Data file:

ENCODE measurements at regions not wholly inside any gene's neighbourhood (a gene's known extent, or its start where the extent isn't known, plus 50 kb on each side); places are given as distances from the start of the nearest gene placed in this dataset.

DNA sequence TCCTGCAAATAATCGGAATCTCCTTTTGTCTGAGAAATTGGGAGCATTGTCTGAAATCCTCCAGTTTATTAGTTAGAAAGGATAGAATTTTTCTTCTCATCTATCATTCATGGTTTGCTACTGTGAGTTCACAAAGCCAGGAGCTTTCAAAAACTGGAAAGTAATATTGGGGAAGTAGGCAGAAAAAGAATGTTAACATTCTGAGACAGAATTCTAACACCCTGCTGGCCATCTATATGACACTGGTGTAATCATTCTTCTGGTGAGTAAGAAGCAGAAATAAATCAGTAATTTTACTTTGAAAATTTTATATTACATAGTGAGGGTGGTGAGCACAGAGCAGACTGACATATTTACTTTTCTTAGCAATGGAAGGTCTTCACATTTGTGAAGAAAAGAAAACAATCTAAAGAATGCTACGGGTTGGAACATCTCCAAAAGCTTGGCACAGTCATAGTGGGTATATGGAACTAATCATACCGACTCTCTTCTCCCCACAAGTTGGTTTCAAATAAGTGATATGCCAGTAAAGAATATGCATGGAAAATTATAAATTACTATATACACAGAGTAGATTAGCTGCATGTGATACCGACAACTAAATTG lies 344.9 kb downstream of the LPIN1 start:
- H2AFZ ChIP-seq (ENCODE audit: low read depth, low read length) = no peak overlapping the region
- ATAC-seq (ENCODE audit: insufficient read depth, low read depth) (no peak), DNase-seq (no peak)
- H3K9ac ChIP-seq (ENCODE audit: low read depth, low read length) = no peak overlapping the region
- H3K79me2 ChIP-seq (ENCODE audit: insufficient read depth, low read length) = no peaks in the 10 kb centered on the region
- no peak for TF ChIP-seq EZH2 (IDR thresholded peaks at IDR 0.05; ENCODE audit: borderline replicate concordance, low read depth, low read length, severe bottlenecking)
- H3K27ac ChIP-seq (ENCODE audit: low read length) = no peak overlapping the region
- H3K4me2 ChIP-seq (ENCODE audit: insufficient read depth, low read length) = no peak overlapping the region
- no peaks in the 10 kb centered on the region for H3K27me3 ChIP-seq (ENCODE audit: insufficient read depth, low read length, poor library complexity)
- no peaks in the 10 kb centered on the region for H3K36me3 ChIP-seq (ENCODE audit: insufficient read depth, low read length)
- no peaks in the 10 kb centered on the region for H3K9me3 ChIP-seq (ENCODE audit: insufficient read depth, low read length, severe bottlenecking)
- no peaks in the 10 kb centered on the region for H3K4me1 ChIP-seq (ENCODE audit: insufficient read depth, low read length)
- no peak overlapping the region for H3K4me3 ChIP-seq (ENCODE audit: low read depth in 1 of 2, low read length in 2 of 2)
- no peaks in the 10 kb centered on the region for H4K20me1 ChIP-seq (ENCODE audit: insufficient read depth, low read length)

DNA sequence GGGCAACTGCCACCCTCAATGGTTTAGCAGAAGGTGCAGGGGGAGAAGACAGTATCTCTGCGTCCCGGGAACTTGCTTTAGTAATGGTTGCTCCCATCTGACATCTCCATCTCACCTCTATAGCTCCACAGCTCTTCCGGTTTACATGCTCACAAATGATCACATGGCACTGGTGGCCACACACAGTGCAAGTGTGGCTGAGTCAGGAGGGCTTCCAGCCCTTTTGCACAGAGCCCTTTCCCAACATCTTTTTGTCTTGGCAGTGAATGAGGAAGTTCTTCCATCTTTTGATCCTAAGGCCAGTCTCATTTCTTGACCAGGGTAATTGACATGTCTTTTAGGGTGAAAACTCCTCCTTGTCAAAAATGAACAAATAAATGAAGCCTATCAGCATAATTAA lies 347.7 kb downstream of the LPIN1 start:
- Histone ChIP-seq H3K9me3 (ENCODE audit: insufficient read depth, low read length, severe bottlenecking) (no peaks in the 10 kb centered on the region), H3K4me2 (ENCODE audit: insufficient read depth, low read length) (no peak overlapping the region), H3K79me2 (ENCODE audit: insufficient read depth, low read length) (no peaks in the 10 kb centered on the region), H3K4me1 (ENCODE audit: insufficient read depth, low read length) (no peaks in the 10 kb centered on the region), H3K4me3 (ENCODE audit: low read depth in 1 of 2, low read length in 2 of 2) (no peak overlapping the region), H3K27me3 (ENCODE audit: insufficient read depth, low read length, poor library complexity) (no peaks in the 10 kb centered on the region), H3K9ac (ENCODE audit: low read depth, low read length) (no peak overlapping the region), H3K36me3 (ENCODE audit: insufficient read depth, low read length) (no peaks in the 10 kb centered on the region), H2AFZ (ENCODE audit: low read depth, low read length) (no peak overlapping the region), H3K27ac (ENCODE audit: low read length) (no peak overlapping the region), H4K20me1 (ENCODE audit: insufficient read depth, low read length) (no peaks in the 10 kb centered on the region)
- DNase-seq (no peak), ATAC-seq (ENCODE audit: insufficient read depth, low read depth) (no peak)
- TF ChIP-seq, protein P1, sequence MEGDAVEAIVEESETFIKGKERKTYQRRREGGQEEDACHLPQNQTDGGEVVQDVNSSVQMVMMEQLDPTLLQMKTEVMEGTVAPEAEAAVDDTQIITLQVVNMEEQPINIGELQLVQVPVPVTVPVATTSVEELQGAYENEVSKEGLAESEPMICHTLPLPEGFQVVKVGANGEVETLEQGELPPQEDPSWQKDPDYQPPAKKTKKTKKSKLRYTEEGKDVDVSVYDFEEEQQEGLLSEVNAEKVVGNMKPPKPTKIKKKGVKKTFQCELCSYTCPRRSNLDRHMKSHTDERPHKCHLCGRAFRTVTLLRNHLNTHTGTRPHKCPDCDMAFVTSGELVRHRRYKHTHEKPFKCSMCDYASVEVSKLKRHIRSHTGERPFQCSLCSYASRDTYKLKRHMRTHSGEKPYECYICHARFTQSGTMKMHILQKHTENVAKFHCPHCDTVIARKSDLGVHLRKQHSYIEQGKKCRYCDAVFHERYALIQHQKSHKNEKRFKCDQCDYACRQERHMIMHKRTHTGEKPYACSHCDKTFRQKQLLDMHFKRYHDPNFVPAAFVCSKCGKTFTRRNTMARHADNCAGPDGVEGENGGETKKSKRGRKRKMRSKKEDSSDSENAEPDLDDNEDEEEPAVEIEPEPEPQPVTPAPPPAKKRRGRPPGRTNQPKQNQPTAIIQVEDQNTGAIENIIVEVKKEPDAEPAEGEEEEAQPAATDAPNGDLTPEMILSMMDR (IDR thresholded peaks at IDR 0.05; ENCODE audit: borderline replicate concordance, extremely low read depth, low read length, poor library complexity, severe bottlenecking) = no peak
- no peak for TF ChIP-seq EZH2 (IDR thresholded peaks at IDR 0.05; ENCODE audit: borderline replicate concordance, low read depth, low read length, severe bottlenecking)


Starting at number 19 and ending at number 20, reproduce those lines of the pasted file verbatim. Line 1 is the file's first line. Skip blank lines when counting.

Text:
- TF ChIP-seq, protein P1, sequence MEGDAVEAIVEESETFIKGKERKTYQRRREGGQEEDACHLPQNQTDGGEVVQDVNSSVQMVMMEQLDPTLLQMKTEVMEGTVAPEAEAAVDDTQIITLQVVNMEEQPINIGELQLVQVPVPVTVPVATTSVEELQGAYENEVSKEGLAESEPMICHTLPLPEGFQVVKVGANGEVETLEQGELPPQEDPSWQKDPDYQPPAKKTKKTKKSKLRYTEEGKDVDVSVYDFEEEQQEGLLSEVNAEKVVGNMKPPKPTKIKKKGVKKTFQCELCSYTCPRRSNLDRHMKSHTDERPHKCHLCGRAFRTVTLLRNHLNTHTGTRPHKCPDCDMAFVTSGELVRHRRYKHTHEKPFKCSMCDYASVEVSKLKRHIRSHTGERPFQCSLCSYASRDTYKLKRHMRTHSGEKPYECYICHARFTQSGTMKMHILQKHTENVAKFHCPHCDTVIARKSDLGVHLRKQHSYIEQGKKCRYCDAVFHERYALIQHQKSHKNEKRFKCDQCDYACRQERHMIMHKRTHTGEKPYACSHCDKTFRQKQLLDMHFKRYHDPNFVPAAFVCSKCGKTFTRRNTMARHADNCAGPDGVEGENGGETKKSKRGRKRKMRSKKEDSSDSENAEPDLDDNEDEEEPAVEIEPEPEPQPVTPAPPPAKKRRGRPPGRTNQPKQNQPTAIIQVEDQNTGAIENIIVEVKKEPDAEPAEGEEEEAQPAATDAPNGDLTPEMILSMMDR (IDR thresholded peaks at IDR 0.05; ENCODE audit: borderline replicate concordance, extremely low read depth, low read length, poor library complexity, severe bottlenecking) = no peak
- no peak for TF ChIP-seq EZH2 (IDR thresholded peaks at IDR 0.05; ENCODE audit: borderline replicate concordance, low read depth, low read length, severe bottlenecking)